NEWS
December 11, 2004
I'd like to first say to Barbara Vickroy ("Immigration policy, religion don't overlap," Dec. 1 News-Press) that polls don't define a religion. Even if 99% of people voted for Proposition 187, they still won't qualify as real Christians. They might qualify as Republican Christians for whom raising taxes to help the poor is the same thing as teaching evolution to their children, but they won't qualify as real Christians. The reason they won't qualify as real Christians is because Christianity has two very simple themes that are repeated in the New Testament: compassion and love.
FEATURES
March 6, 2010
The Los Angeles Times ran a story Feb. 19 about an estranged Chicago couple and their fight with each other over which faith to raise their 3-year-old daughter in (the father is Catholic; the mother is Jewish). The mother recently filed a restraining order against the father after he baptized the girl Catholic, against a pledge he had taken to raise her Jewish. A judge then barred him from exposing the girl to any faith other then Judaism ? he defied the order after taking his daughter to Mass.
NEWS
By DAN KIMBER | February 27, 2009
I enjoy this paper’s Saturday religion page because it engages a diversity of thought, regardless of one’s affiliation. As a teacher, I have for many years traversed the middle ground between recognition and denial of religion as a valid topic in a public high school classroom. One thing that I do know is that the subject always invites strong opinions. Ending the confusion and conflict about religion and public schools would be good for public education and for our nation.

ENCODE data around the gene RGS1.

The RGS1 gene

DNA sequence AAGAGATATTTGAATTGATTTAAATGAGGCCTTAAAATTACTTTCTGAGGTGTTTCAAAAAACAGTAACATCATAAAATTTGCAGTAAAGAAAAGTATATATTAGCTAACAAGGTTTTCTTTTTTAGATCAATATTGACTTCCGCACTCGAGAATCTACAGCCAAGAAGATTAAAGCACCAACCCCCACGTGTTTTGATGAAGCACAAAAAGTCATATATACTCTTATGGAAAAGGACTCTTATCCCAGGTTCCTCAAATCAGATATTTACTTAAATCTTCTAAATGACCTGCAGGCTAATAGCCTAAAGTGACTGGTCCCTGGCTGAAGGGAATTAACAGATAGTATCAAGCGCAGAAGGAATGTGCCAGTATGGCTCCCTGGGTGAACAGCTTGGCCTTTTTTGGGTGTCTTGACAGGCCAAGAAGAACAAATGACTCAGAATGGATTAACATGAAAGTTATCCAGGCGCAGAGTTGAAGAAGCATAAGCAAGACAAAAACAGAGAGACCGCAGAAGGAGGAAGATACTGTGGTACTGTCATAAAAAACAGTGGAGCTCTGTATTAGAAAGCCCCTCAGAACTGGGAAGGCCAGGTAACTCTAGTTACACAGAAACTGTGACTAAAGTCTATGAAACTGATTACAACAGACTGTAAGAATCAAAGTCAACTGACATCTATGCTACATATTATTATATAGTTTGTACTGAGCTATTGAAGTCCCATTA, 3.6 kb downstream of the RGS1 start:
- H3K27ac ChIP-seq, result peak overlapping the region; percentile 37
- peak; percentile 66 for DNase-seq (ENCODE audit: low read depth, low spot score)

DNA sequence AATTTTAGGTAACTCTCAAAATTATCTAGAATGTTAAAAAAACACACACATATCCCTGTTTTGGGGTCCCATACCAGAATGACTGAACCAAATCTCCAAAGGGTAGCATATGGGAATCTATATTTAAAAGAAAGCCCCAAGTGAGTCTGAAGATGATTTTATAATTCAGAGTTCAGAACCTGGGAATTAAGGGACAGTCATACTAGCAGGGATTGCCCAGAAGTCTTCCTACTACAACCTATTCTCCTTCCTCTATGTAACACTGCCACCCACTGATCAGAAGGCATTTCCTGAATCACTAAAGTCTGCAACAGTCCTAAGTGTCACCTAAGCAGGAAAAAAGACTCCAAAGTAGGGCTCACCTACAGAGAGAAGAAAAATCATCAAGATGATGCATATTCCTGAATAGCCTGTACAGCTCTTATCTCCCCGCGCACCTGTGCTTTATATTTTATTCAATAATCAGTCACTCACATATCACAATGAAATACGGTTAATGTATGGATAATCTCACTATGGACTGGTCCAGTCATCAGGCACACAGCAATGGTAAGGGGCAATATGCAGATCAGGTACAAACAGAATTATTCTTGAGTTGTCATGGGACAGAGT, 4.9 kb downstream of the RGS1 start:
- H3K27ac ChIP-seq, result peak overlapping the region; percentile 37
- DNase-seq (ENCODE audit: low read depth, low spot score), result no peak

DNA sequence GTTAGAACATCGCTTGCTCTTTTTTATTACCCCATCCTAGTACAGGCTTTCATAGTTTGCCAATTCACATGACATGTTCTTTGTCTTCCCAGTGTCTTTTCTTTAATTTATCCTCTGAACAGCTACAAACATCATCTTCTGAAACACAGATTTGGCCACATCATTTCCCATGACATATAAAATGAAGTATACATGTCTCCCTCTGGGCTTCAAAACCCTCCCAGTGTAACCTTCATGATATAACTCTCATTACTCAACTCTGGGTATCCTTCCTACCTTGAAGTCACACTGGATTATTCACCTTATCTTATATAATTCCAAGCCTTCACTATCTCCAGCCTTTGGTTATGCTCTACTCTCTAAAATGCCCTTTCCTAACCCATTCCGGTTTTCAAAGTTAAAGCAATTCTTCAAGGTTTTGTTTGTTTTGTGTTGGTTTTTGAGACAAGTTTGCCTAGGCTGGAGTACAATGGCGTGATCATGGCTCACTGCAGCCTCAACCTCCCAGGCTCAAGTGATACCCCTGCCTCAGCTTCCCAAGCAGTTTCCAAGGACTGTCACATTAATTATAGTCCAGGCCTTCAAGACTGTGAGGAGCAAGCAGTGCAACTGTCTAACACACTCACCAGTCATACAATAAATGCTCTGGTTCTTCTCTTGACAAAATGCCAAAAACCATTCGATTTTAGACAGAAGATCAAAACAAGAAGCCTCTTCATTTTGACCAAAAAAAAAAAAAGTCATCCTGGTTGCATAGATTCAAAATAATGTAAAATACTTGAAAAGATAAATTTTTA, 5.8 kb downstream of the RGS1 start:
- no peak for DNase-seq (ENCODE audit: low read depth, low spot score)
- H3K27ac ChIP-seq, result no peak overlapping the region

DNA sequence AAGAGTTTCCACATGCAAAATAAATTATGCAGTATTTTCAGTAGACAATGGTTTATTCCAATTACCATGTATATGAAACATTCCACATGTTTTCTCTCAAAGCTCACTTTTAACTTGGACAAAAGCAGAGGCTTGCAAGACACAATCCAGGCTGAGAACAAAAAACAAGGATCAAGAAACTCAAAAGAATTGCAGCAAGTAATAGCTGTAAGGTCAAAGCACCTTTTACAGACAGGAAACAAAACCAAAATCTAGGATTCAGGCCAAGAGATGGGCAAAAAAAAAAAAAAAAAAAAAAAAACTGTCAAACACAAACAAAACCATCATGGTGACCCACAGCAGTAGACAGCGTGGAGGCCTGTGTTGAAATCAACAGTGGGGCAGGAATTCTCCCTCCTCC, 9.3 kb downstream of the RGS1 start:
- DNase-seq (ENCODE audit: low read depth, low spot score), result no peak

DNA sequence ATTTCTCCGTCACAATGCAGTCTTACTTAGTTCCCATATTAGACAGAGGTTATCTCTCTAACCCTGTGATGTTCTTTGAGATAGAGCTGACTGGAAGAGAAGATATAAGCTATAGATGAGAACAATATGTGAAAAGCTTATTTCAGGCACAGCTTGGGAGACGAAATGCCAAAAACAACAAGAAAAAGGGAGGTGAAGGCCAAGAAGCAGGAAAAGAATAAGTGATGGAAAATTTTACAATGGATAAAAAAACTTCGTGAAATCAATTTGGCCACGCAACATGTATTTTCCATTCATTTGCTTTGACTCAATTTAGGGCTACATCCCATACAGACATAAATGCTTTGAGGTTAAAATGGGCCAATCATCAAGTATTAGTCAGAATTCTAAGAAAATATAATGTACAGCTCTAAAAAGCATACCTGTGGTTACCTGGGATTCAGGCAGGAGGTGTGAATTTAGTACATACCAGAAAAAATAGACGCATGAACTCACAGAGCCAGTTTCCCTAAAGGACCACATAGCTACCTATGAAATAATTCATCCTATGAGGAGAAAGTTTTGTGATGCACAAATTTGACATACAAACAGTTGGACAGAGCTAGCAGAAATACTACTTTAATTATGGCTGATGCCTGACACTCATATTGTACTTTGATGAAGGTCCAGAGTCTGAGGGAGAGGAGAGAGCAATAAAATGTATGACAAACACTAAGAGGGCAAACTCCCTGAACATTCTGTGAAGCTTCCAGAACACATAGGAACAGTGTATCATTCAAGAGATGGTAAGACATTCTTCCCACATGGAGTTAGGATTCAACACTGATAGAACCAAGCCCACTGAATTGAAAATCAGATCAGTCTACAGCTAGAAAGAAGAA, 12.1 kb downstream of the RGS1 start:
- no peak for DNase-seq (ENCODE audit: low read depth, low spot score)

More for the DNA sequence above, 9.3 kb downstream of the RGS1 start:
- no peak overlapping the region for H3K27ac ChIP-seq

NEWS
By DAN KIMBER | December 8, 2006
A directive came from a central office entitled, "Holiday reminders." The heading to the memo read, "When a school does choose to acknowledge the December holidays, it is essential that the school must never appear to endorse religion over non-religion or one particular religious faith over another." Our district, like so many others, is at pains to avoid any impropriety or any suggestion that instruction is tainted by religious proselytizing. I believe that virtually all of the teachers in Glendale Unified will agree that endorsing a religion is not part of their December teaching agendas.
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NEWS
By Liana Aghajanian | January 8, 2014
Can a person who isn't religious thoroughly enjoy religion? It's a question I've been asking myself since I fulfilled a lifelong desire to attend a midnight Mass on Christmas Eve. It was raining, but after short walk, I walked in to a packed Victorian church built in the mid-19th century and found myself singing along to “Silent Night” with a smile. Having been prepped in a diverse range of Mass procedures - from Armenian Orthodox to Roman Catholic, I recited prayers, wished members of the congregation who were seated around me “peace be with you,” and debated going up the pews to receive a blessing, but ultimately instead remained seated and listened to the choir sing.
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NEWS
By Patrick Caneday | September 14, 2012